April 13, 2019

Chapter 19 - The End of My Beginning 2

The End of My Beginning 2

Kevin finally succeeded in killing himself on his fifth attempt at suicide. I had been there to prevent him from doing it his first four tries. Actually I was the one who found him close to death the first time he attempted suicide. He came to me after each of the three other failed attempts for help. I took him to the hospital each time to patch his wounds. The wounds healed easily enough but the pain that drove him to inflict them never did.

Unfortunately, on the day he died, I wasn't around to take the knife from his hands. Since the day he first tried killing himself I had made it a point to spend as much time with him as possible. We spent a lot of time together anyway, as best friends do, but I made more of an effort after his first suicide attempt. I thought it would help more to be with him rather than let him be alone. But I didn't get the chance on that fateful day.

In a selfish display of disloyalty, I had decided to do my laundry rather than go hang out as we usually did on a Saturday. We lived a just few blocks apart from each other. The Laundromat was on the way to his apartment. On that day I only had a small load and it wouldn't take long to dry. So, rather than head over to his house and hang around while my load dried I stayed and waited. When it was done I headed home. I had a date that night so I didn't see Kevin that day.

The next morning a friend came over early. He brought the news about Kevin. Kevin was dead. He had stabbed himself in the heart. It took a few tries but he finally succeeded and was found with the knife still in his heart ... still in his hand. He killed himself while I was waiting for my laundry to dry. He died in less time than it took for it to dry.

The blame for his death was all his own. He was determined to end his life. Nothing that I, his family and friends said or did could stop him. He alone was to blame. Yet, for over twenty years, while the blame was all his, I lived with the painful knowledge that it was entirely my fault. That much was obvious. It happened when I was doing my laundry. If I had gone over to his house he would still be alive. I wasn't there when he needed me. He died. It was my fault.

The first time I found him was the worst. Kevin was always an early riser. No matter how late we were up the night before, I could never remember Kevin being in bed past 7am. It's how I knew something was wrong that morning. I had tried to raise him by banging on his door and bedroom windows but got no response. I went down to the basketball court and found his roommate. Together we went back and went to his bedroom. We found him in his bed with the covers pulled up to his chin. His breathing sounded labored but he seemed OK. He just wouldn't respond when I tried to wake him. I pulled the covers off intending to toss some cold water on him. It was the pool of blood that covered his t-shirt and the sheets under him that stopped me.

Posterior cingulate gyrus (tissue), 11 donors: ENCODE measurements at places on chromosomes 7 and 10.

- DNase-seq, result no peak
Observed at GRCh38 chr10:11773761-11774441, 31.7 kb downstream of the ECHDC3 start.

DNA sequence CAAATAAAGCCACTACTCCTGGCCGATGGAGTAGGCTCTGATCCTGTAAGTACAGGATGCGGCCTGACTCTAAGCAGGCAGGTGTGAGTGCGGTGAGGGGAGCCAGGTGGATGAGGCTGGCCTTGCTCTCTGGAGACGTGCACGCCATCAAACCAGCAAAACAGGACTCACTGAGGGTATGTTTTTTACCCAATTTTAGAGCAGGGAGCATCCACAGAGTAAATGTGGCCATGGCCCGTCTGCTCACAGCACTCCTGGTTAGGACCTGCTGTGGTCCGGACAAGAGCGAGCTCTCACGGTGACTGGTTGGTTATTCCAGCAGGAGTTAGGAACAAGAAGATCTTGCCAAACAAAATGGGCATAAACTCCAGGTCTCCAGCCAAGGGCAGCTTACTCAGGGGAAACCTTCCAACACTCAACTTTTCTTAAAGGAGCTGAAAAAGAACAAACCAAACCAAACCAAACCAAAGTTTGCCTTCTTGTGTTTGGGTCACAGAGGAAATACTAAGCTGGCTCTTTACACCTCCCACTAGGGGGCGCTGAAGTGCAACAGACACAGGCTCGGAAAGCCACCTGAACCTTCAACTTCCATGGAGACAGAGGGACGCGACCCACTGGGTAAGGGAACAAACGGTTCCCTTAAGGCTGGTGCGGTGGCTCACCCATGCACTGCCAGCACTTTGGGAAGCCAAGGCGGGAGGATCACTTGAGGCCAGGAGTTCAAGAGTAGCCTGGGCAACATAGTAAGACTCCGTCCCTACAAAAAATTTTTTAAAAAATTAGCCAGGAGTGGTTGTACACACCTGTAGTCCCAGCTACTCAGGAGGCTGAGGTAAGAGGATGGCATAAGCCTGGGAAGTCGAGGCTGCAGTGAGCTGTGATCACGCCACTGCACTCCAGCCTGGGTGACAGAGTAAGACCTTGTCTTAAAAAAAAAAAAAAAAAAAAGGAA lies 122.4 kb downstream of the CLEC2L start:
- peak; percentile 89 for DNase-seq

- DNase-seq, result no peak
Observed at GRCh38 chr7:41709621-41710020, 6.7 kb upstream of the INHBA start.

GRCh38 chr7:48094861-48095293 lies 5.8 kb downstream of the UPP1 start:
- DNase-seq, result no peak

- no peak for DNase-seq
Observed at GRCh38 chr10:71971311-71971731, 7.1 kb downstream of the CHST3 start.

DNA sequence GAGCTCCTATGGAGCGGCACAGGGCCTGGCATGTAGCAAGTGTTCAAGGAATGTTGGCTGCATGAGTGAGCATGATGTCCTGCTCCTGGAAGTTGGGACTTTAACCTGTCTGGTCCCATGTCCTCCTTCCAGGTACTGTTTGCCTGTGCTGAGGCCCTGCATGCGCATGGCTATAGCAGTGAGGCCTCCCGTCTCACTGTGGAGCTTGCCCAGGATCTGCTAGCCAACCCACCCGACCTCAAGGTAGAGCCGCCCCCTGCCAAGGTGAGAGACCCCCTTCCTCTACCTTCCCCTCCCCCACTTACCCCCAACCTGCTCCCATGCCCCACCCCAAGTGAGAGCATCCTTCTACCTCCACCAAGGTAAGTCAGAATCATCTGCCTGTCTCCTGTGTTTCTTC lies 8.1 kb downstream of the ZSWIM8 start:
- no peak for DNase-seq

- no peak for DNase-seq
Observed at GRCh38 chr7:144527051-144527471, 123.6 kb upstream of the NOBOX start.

He lay on his back with one arm by his side and the other bent up and under the pillow next to his head. He looked like someone usually does when sleeping peacefully. I couldn't tell where the blood came from until I moved the arm that was bent. When I moved his arm the blood that had dried to a clot in the crook of his arm cracked open and a spurt of blood shot into the air followed by another. He had slashed his arm deeply. If not for the fortunate fact that he passed out with his arm folded he would have bled to death well before we found him.

We were lucky that day. The ambulance came quickly and he was rushed to the hospital where he spent the next week recovering. He resisted suggestions for counseling and rejected any attempt by myself or his family to talk about what lead to his suicide attempt. As friends we had always talked about everything and anything. We shared those intimate and personal secrets that bind friends to each other for a lifetime. I thought I knew him better than anyone. Never once did he ever express a thought that revealed he had considered suicide. After, we talked about his feelings, my feelings, the pain it caused his family and friends, but they were one sided conversations most of the time. I tried every way I could to reach him but he never opened up. I knew how he felt but never learned why he felt what he did.